June 18, 2017 9:00 am JST

Moon seeking right balance with South Korea's business elite

Two sides looking to bridge differences over contract, part-time work

SOTARO SUZUKI, Nikkei staff writer

South Korean President Moon Jae-in, center.

SEOUL -- Torn between a promise to reform South Korea's conglomerates and a need for their cooperation to run the country, South Korean President Moon Jae-in is still trying to strike the right tone with the business community a month into office.

Trouble began brewing last month when Kim Yong-vae, the vice chair of the Korea Employers Federation, criticized Moon's plan to end all contract work in the public sector. "Even the private sector has been overwhelmed with demands to make all irregular workers permanent employees," Kim lamented.

Moon issued an unusually sharp rebuke through a spokesperson the next day, arguing that the KEF had polarized the society through the use of contract workers, and that they should engage in serious self-reflection.

South Korean companies increasingly turned to temporary contracts after the Asian currency crisis in 1997. One in three workers are now said to work on a contract basis or part-time, earning on average two-thirds of what their full-time, permanent peers make. Kim's comments seemed to run counter to Moon's campaign to reduce inequality.

Hiding concerns

Former President Park Geun-hye was often criticized as aloof. Learning from her mistakes, Moon is making significant efforts to communicate his position. He has encouraged an open debate at the presidential office as well, stressing that everybody has a responsibility to ask questions.

But the harsh comments on May 26 contrasted with his usually friendly attitude. The KEF quickly explained that Kim was voicing his personal opinion, and canceled the release of a booklet that defended the use of irregular workers.

Corporations have kept silent on any misgivings they may have about Moon. If anything, they are vying for his approval by announcing new policies that reflect the government's priorities. SK Broadband on May 23 said it will directly employ about 5,200 current subcontractors through a new subsidiary. Of the 103 independent companies that do internet installation for SK Broadband, about 80% are taking part in this plan.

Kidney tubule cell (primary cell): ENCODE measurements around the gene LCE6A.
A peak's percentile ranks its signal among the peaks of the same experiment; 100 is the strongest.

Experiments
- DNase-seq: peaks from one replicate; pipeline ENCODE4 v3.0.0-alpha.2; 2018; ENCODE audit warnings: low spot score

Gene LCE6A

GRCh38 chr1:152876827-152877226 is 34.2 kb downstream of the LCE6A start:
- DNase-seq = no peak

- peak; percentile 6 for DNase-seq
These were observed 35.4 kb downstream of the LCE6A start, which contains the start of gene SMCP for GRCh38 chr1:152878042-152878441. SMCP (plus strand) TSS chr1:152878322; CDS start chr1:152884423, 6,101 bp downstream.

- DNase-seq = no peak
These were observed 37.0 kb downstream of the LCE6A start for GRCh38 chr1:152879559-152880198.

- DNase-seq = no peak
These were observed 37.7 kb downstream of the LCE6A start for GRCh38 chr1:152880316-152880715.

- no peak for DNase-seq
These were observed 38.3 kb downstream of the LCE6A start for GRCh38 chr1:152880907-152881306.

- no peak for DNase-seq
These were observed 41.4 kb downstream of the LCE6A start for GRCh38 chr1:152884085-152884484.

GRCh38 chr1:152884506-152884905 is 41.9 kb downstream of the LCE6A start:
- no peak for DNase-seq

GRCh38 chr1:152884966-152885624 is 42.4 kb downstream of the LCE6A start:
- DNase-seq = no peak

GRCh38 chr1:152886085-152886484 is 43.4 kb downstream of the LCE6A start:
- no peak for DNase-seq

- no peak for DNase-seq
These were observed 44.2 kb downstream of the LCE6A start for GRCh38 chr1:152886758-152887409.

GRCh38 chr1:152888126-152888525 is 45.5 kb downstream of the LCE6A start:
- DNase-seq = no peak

But frustration is bubbling below the surface. "We ourselves have almost no irregular workers," an executive at a leading manufacturer said. "The problem is that our partners' employees are considered to be our contractors."

According to local news outlet Money Today, quarterly reports show that 4% of the workforce at South Korea's four major conglomerates -- Samsung Group, Hyundai Motor Group, SK Group and LG Group -- are irregular. But a research institute tied to labor unions puts the figure at 30%, because it adds all workers at their suppliers to the tally as well.

Forcing companies to directly employ such workers "will likely only reduce the number of overall jobs," a labor expert said.

Finding a balance

The government also realizes that it needs cooperation from the business sector. The heads of the four conglomerates, as well as other South Korean giants like steelmaker Posco, are expected to accompany Moon when he meets with U.S. President Donald Trump at the end of June.

Moon still does not officially have a foreign minister. He will be forced to discuss difficult topics like North Korea's nuclear program, the deployment of the Terminal High Altitude Area Defense missile shield, and renegotiation of a bilateral free trade agreement without the necessary support in place.

But South Korean corporations could help his agenda. Samsung Electronics and LG Electronics announced they will build new plants in the U.S., appeasing Trump by creating new American jobs.

Seoul also seems to be changing tack. The KEF will be taking part in a committee to advance Moon's signature employment plan.

 

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